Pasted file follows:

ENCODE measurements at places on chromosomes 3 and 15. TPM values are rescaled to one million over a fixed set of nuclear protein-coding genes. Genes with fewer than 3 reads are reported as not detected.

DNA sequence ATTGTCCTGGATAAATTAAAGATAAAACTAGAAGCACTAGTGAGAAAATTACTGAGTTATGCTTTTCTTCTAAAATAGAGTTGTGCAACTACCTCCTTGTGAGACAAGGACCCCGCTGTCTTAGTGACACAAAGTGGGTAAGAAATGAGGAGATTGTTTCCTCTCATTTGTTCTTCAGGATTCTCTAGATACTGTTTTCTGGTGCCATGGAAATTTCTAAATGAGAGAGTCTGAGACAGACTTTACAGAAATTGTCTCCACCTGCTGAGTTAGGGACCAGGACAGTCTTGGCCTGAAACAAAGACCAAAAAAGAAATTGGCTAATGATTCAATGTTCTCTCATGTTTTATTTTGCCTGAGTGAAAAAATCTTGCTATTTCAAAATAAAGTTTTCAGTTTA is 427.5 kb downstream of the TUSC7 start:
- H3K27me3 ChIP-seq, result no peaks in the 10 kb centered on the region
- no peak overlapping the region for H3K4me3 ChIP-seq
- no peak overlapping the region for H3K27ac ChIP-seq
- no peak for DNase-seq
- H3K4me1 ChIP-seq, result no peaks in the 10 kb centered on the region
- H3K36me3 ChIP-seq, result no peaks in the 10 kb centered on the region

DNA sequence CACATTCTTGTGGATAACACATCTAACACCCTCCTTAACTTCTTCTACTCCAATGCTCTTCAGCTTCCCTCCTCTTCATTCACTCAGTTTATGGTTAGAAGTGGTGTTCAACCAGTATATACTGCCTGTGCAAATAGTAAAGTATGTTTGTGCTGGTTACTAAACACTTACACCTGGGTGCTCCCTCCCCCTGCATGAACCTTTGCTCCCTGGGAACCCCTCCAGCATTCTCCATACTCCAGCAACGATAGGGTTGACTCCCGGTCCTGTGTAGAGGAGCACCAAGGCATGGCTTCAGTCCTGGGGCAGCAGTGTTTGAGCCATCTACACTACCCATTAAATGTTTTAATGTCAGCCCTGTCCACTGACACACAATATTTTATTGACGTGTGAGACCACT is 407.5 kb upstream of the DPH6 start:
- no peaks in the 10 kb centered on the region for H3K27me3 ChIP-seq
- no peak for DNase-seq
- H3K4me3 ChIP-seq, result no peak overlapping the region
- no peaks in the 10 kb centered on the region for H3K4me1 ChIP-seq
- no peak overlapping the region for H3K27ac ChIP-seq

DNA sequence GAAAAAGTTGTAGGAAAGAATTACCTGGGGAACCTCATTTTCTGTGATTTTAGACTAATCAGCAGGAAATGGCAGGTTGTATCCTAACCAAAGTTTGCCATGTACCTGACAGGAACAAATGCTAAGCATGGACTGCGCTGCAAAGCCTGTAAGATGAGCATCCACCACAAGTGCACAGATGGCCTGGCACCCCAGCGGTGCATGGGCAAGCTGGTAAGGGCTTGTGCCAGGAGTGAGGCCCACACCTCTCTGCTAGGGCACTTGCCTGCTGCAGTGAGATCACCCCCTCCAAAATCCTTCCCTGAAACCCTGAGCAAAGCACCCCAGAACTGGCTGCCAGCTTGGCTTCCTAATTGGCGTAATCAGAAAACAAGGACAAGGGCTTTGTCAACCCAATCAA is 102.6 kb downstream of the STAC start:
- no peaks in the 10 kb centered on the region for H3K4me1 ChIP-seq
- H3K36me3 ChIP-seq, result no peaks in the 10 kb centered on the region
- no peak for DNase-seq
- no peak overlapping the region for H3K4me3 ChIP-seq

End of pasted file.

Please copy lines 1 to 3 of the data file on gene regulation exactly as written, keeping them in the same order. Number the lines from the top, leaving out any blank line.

ENCODE measurements at places on chromosomes 3 and 15. TPM values are rescaled to one million over a fixed set of nuclear protein-coding genes. Genes with fewer than 3 reads are reported as not detected.

DNA sequence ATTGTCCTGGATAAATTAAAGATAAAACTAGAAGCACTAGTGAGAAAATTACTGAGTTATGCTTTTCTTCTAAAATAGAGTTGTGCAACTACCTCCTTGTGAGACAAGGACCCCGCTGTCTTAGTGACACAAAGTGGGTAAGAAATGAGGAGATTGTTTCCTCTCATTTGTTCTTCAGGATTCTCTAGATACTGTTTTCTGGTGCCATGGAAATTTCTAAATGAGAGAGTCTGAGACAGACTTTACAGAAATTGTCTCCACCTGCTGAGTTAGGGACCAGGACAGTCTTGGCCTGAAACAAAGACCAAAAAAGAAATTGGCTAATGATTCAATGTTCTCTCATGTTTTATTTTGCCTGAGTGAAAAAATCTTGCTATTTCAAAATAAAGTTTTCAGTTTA is 427.5 kb downstream of the TUSC7 start:
- H3K27me3 ChIP-seq, result no peaks in the 10 kb centered on the region